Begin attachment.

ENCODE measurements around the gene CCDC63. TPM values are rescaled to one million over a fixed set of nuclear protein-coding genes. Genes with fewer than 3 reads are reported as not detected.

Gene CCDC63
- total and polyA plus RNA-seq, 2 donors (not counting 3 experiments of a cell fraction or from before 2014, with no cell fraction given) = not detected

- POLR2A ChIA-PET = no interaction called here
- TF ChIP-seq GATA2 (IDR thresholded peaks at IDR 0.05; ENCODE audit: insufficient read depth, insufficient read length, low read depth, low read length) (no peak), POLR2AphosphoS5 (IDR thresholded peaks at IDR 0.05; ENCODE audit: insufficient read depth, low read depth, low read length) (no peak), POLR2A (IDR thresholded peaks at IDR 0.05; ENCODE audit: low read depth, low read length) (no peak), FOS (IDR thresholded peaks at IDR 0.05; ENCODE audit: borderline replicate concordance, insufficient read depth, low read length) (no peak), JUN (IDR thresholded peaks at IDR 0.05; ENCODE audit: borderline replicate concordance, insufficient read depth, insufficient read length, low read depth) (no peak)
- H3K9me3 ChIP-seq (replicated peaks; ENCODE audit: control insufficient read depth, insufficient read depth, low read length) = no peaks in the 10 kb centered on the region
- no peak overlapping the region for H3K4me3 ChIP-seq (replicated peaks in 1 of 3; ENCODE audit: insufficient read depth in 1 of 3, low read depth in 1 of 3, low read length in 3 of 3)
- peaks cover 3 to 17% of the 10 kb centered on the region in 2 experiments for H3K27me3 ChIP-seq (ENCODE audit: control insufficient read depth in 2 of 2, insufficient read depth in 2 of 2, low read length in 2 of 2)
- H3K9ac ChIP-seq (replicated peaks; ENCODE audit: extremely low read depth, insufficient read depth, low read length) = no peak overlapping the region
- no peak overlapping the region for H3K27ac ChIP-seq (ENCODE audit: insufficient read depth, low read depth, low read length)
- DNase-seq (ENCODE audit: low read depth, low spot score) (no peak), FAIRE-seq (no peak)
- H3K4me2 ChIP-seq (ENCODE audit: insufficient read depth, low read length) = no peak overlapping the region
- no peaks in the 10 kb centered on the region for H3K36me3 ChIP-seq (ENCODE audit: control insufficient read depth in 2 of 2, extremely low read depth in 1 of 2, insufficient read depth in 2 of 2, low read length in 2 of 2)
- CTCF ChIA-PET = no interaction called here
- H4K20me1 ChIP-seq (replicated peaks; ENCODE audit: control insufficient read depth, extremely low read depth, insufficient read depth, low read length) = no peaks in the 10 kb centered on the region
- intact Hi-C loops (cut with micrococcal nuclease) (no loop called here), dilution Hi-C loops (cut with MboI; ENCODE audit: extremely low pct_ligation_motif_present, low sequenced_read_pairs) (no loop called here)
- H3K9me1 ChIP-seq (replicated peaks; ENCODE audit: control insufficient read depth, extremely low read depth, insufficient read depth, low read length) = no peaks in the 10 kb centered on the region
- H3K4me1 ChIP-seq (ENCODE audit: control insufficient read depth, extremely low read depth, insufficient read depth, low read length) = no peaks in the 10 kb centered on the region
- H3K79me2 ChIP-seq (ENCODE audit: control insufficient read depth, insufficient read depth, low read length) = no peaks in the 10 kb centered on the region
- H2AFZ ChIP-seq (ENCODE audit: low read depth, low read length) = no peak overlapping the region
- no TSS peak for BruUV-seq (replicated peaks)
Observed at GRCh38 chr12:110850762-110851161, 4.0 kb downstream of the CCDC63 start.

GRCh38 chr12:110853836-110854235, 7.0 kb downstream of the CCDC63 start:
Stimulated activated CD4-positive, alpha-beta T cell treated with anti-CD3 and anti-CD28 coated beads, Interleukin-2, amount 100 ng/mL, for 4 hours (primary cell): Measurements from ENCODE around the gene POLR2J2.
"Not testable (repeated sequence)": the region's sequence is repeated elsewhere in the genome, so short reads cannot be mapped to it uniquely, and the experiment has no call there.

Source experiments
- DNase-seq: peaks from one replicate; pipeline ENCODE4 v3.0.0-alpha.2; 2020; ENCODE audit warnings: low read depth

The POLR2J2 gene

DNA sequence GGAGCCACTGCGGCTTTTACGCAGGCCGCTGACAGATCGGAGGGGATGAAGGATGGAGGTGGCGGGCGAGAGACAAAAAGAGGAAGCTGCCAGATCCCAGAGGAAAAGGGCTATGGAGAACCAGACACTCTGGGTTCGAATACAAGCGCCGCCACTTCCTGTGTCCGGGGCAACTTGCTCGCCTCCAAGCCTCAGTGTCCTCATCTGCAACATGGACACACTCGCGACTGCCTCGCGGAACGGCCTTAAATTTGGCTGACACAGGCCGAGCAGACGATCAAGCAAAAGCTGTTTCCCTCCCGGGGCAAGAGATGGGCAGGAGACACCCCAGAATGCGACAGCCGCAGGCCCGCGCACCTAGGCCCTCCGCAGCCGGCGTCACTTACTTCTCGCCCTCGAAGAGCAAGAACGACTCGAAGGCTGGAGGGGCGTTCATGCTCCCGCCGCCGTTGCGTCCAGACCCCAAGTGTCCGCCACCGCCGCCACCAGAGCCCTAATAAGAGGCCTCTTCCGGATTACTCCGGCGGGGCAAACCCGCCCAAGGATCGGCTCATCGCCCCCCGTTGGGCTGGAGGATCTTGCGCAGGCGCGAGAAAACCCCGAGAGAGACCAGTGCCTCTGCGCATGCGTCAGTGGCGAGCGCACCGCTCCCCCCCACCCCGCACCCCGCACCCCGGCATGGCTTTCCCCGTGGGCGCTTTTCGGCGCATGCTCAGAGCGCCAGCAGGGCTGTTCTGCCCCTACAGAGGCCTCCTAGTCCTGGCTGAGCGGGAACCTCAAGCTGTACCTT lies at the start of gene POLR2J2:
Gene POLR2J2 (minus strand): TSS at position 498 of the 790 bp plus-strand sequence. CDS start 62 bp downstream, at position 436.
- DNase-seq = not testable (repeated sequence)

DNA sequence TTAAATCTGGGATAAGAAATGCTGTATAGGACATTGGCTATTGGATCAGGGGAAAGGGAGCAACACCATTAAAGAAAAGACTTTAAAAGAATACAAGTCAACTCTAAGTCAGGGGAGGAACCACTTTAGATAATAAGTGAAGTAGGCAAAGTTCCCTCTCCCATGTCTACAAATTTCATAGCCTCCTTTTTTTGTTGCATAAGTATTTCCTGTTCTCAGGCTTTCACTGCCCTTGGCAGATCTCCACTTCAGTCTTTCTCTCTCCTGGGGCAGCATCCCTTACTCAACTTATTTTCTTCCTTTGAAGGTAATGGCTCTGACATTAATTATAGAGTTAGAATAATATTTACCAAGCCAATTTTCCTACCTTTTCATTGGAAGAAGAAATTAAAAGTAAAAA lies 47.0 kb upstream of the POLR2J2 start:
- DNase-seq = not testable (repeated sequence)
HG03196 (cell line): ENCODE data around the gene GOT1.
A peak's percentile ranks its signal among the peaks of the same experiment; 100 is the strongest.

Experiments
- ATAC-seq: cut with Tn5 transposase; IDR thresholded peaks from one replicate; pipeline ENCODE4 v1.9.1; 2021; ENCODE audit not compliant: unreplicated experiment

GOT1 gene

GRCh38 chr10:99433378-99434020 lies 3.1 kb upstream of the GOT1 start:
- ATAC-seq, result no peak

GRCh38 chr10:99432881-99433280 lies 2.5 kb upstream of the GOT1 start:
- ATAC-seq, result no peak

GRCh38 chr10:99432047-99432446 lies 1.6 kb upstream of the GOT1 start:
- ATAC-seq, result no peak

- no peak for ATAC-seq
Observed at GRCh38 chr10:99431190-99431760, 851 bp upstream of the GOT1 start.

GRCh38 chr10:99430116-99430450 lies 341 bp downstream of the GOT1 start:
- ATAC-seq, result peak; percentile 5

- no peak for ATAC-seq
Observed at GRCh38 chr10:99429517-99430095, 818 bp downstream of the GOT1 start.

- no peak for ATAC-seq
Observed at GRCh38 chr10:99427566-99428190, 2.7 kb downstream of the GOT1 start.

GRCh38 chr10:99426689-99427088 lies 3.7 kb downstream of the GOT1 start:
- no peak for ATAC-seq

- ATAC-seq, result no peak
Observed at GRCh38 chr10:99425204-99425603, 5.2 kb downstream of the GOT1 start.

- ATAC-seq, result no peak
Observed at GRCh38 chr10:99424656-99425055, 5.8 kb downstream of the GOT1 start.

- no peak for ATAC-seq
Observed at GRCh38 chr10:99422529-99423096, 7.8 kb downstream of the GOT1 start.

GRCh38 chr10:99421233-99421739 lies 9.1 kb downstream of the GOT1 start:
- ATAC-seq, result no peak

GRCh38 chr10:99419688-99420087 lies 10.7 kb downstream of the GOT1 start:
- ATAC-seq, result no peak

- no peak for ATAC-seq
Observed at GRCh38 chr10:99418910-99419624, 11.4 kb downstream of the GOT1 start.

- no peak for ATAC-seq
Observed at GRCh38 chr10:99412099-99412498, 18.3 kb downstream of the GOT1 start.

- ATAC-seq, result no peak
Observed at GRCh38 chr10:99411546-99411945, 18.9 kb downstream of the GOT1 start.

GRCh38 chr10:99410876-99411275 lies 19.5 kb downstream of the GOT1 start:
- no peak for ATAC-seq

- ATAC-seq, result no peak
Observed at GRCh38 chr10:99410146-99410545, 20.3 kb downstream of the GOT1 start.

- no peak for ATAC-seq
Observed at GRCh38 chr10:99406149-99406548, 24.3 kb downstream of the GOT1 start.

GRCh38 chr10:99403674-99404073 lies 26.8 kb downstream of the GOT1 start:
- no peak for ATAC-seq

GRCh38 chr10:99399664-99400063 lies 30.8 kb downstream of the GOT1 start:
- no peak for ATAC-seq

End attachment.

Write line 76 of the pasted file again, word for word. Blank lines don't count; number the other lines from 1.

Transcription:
Observed at GRCh38 chr10:99406149-99406548, 24.3 kb downstream of the GOT1 start.